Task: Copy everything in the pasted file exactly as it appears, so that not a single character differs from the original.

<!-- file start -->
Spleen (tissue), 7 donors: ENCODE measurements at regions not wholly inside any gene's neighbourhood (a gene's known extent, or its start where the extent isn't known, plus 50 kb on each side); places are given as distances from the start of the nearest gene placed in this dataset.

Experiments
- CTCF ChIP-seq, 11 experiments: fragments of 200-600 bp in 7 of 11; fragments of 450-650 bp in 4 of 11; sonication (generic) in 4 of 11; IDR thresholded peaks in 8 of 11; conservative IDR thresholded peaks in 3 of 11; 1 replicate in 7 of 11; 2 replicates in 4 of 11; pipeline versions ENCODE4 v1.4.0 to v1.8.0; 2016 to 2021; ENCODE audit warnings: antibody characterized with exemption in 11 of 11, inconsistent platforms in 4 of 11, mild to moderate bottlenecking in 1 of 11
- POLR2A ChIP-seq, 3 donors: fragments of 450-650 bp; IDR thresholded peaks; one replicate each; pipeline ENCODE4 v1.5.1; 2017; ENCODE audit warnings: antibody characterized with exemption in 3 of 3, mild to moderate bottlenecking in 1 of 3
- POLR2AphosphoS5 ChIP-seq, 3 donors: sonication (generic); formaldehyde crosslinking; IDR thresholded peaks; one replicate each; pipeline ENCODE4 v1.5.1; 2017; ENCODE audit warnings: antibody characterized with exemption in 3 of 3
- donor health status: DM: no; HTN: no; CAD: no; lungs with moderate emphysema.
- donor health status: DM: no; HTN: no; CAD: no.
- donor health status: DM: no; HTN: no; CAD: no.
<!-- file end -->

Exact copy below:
Spleen (tissue), 7 donors: ENCODE measurements at regions not wholly inside any gene's neighbourhood (a gene's known extent, or its start where the extent isn't known, plus 50 kb on each side); places are given as distances from the start of the nearest gene placed in this dataset.

Experiments
- CTCF ChIP-seq, 11 experiments: fragments of 200-600 bp in 7 of 11; fragments of 450-650 bp in 4 of 11; sonication (generic) in 4 of 11; IDR thresholded peaks in 8 of 11; conservative IDR thresholded peaks in 3 of 11; 1 replicate in 7 of 11; 2 replicates in 4 of 11; pipeline versions ENCODE4 v1.4.0 to v1.8.0; 2016 to 2021; ENCODE audit warnings: antibody characterized with exemption in 11 of 11, inconsistent platforms in 4 of 11, mild to moderate bottlenecking in 1 of 11
- POLR2A ChIP-seq, 3 donors: fragments of 450-650 bp; IDR thresholded peaks; one replicate each; pipeline ENCODE4 v1.5.1; 2017; ENCODE audit warnings: antibody characterized with exemption in 3 of 3, mild to moderate bottlenecking in 1 of 3
- POLR2AphosphoS5 ChIP-seq, 3 donors: sonication (generic); formaldehyde crosslinking; IDR thresholded peaks; one replicate each; pipeline ENCODE4 v1.5.1; 2017; ENCODE audit warnings: antibody characterized with exemption in 3 of 3
- donor health status: DM: no; HTN: no; CAD: no; lungs with moderate emphysema.
- donor health status: DM: no; HTN: no; CAD: no.
- donor health status: DM: no; HTN: no; CAD: no.